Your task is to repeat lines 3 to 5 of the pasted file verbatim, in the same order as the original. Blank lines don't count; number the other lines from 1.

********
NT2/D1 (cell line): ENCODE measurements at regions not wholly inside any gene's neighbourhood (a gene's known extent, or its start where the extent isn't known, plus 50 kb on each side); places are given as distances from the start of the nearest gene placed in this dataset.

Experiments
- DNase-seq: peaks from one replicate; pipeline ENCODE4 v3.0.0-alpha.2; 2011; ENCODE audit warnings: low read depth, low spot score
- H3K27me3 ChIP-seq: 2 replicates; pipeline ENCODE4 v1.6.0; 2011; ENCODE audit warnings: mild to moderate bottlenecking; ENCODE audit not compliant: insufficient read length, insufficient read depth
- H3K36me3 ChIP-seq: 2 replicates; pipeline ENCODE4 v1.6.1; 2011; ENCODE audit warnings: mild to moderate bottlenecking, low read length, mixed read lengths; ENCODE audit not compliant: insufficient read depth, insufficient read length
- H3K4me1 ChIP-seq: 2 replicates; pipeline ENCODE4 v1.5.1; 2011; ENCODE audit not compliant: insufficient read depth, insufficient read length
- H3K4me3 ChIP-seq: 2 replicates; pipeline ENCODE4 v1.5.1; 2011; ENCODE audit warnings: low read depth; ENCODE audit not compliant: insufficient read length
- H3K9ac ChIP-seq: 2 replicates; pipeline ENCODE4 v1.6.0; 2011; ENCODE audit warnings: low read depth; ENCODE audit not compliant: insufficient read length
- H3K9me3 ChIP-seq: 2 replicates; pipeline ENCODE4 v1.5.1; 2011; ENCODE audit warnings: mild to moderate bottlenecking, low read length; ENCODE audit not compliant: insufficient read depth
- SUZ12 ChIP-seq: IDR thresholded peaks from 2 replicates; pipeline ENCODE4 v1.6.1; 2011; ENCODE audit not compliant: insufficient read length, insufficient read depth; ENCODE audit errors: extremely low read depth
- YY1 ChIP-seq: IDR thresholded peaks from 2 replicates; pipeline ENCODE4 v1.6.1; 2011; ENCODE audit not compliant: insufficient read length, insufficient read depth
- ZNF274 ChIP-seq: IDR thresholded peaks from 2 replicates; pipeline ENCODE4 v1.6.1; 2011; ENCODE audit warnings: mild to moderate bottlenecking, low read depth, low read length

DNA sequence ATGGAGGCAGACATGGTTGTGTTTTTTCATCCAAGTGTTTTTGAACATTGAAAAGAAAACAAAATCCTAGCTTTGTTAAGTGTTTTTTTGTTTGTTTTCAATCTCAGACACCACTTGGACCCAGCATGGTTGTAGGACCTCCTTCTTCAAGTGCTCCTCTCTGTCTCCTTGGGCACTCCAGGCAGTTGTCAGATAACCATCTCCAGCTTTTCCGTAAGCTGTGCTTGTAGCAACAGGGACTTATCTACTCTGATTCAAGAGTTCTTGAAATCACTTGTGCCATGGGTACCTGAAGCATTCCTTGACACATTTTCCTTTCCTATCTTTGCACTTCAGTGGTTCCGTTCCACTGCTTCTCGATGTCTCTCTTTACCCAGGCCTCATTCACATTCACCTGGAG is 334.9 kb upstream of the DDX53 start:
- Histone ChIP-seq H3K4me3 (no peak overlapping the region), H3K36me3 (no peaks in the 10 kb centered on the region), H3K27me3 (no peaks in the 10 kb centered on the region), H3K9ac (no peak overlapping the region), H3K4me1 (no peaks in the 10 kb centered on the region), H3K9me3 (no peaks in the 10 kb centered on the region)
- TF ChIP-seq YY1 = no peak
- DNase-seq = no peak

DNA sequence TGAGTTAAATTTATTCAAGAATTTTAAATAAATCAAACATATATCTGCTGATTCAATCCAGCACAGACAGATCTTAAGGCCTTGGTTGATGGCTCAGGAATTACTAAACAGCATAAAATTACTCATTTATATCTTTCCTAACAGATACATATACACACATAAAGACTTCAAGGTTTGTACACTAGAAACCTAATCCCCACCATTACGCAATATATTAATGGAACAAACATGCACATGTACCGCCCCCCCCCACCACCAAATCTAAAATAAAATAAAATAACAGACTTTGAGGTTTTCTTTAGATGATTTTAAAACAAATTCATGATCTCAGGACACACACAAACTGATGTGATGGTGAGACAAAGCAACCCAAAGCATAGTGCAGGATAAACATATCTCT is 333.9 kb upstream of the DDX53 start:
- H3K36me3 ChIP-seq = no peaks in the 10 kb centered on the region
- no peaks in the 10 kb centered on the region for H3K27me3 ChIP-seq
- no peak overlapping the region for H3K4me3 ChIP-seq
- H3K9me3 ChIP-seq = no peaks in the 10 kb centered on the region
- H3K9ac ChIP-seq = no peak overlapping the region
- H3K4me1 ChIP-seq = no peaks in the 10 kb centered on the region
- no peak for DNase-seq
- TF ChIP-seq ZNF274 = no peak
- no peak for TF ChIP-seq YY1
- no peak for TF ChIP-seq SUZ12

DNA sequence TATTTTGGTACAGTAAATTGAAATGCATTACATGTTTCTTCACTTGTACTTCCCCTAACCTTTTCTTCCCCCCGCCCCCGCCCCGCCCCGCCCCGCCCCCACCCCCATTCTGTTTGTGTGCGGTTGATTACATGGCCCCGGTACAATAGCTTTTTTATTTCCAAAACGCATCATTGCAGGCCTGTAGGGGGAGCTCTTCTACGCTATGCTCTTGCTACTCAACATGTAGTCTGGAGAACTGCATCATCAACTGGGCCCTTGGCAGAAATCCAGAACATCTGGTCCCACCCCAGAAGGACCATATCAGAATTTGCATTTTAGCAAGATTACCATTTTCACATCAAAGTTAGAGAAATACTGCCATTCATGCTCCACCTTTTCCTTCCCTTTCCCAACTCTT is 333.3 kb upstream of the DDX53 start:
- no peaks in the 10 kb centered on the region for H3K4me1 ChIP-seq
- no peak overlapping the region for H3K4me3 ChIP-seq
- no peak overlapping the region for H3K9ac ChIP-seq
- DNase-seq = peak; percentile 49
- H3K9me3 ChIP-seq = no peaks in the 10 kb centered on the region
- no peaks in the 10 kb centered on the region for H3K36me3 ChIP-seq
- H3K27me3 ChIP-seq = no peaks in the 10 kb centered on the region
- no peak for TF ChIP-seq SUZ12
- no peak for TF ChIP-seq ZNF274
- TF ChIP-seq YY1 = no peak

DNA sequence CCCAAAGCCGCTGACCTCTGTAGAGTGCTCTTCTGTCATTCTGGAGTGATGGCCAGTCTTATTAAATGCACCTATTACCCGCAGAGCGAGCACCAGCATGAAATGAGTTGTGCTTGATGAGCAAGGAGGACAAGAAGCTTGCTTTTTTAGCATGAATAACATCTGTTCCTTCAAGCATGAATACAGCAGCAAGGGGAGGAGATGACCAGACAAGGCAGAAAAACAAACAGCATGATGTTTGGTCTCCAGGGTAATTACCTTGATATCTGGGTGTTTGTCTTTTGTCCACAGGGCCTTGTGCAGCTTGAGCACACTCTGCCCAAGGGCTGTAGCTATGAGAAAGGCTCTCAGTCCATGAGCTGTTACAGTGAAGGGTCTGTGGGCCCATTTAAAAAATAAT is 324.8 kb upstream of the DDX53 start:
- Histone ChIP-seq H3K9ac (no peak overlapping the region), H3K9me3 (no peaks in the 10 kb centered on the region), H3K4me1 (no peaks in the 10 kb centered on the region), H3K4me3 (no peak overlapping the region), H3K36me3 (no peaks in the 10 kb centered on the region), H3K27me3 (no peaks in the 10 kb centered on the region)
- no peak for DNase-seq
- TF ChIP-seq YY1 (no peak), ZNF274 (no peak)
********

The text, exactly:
- DNase-seq: peaks from one replicate; pipeline ENCODE4 v3.0.0-alpha.2; 2011; ENCODE audit warnings: low read depth, low spot score
- H3K27me3 ChIP-seq: 2 replicates; pipeline ENCODE4 v1.6.0; 2011; ENCODE audit warnings: mild to moderate bottlenecking; ENCODE audit not compliant: insufficient read length, insufficient read depth
- H3K36me3 ChIP-seq: 2 replicates; pipeline ENCODE4 v1.6.1; 2011; ENCODE audit warnings: mild to moderate bottlenecking, low read length, mixed read lengths; ENCODE audit not compliant: insufficient read depth, insufficient read length